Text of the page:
But then, do not forget that the Afghan jihad of the 1980s was also conceived as a geopolitical game by the US and Saudi Arabia. Again, the birth of the Taliban movement in the early 1990s in Afghanistan was also attributed to geopolitics. The Saudis found the idea to be attractive that a Wahhabi movement dominating Afghanistan would be the perfect antidote to the spread of Iran's influence, apart from being the instrument of Saudi policies in the “post-Soviet” Central Asian region.
The US, in turn, found the Taliban irresistible because Mullah Omar would "stabilise" Afghanistan through which thereupon UNOCAL (with whom Hamid Karzai worked as a consultant) could lay a gas pipeline connecting Turkmenistan with the port of Karachi. And Pakistan fancied that the Taliban would be just the perfect "strategic asset" to keep Afghanistan under its thumb for ever after.
So, Saudi Arabia, US and Pakistan got together and had a great time charioting the Taliban toward Kabul in the mid-1990s. Saudi Arabia financed the Taliban and the Pakistani military propelled it on the battlefield, while the US diplomacy tried to finesse the Taliban’s geopolitical potential. Alvi notes that Afghanistan became highly susceptible to an "ideological competition" between Sufism and Wahhabism. The rest is history, as they say.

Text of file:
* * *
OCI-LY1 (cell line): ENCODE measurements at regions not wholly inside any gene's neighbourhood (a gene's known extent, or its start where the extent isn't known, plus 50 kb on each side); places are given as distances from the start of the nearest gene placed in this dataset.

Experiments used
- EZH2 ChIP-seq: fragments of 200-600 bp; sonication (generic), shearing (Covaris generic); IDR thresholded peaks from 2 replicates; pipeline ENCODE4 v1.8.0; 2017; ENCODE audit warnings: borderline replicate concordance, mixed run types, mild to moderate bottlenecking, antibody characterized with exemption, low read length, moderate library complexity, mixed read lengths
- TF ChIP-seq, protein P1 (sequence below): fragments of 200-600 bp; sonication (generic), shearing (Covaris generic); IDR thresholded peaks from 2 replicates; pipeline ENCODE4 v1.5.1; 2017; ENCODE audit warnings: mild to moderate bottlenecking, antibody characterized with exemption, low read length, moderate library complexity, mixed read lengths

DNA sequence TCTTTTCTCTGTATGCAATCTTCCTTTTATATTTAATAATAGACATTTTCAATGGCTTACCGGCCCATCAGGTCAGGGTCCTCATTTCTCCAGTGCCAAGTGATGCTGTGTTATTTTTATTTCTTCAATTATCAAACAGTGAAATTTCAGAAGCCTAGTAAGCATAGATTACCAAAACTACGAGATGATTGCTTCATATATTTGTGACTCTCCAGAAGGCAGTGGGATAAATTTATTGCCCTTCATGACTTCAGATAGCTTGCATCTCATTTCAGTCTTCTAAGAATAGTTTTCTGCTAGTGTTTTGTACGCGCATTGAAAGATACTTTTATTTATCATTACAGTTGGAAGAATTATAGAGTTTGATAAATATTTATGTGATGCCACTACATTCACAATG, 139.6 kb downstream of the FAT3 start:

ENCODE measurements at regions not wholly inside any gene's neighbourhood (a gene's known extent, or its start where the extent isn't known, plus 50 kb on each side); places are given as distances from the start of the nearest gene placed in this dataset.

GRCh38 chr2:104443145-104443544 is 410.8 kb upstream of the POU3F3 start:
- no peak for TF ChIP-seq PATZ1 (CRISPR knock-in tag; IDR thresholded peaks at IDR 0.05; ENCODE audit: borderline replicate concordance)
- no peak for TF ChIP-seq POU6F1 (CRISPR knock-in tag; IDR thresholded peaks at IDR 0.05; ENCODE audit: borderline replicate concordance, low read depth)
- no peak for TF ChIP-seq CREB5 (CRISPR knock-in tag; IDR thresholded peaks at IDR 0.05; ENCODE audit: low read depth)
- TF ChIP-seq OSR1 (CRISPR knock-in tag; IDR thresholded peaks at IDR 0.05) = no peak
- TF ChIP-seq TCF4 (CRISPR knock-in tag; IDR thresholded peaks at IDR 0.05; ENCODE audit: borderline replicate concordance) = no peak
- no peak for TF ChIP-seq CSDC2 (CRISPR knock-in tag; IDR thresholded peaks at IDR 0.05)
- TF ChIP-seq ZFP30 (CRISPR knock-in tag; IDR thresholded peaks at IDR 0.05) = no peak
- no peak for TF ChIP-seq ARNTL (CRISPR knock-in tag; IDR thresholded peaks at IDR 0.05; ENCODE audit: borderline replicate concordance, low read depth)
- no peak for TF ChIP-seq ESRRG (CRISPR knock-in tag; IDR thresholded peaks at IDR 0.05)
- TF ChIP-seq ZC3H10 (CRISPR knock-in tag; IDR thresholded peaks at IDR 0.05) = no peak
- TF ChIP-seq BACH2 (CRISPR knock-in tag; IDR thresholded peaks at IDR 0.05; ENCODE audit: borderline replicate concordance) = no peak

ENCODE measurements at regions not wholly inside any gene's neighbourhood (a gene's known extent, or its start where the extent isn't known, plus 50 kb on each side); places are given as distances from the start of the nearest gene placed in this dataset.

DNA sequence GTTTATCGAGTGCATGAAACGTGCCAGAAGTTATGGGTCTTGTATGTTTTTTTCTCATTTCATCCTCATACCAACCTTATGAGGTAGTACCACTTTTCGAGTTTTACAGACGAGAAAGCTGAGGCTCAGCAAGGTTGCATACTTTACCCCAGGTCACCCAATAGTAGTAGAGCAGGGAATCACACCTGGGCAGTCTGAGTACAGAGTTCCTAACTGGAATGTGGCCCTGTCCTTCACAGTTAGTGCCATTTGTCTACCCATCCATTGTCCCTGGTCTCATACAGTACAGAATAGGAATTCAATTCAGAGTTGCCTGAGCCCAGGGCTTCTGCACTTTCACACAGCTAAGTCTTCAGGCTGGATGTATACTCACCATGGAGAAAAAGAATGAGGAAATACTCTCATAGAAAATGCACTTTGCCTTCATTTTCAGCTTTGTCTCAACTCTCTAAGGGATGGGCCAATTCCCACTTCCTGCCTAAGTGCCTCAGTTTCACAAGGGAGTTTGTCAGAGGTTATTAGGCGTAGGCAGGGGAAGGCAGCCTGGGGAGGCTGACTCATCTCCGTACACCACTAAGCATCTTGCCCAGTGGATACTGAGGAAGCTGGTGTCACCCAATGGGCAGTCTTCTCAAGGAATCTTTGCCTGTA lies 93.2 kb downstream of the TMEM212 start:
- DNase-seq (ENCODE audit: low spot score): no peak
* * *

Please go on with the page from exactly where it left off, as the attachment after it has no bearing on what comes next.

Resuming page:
This “ideological competition” is under way in India too, as Alvi pointedly describes. The shocking thing is nonetheless that a massive white-washing of the Saudi regime is going on in India on the specious plea by the Indian strategic pundits that Riyadh is dumping its ally Pakistan and is about to become India's key ally in the fight against terrorism.
This is a bit like “Waiting for Godot” – Indian pundits have been waiting for ages for the Saudi leopard to change its colors and become saffron-tinged – ignorant or willingly oblivious to the profundity of the Saudi-Pakistani relationship. Of course, it suits Washington at this point in time to spread the canard that there could be a US-Saudi-Indian axis to fight terrorism in the region.
In a long-term perspective, India is being myopic in not taking note of the threat of Wahhabism in its “extended neighbourhood” and even in parts of India. It may be Syria's curse today. But it could as well be India's curse tomorrow. Alvi writes: "If anyone needs proof of Salafi / Wahhabi intolerance and ignorance, take a look at what they have done to the world heritage sites and mausoleums in Timbuktu, Mali, recently. They exhibited the same intolerance and ignorance that the Taliban did when they destroyed the ancient Buddha statues in Bamyan, Afghanistan."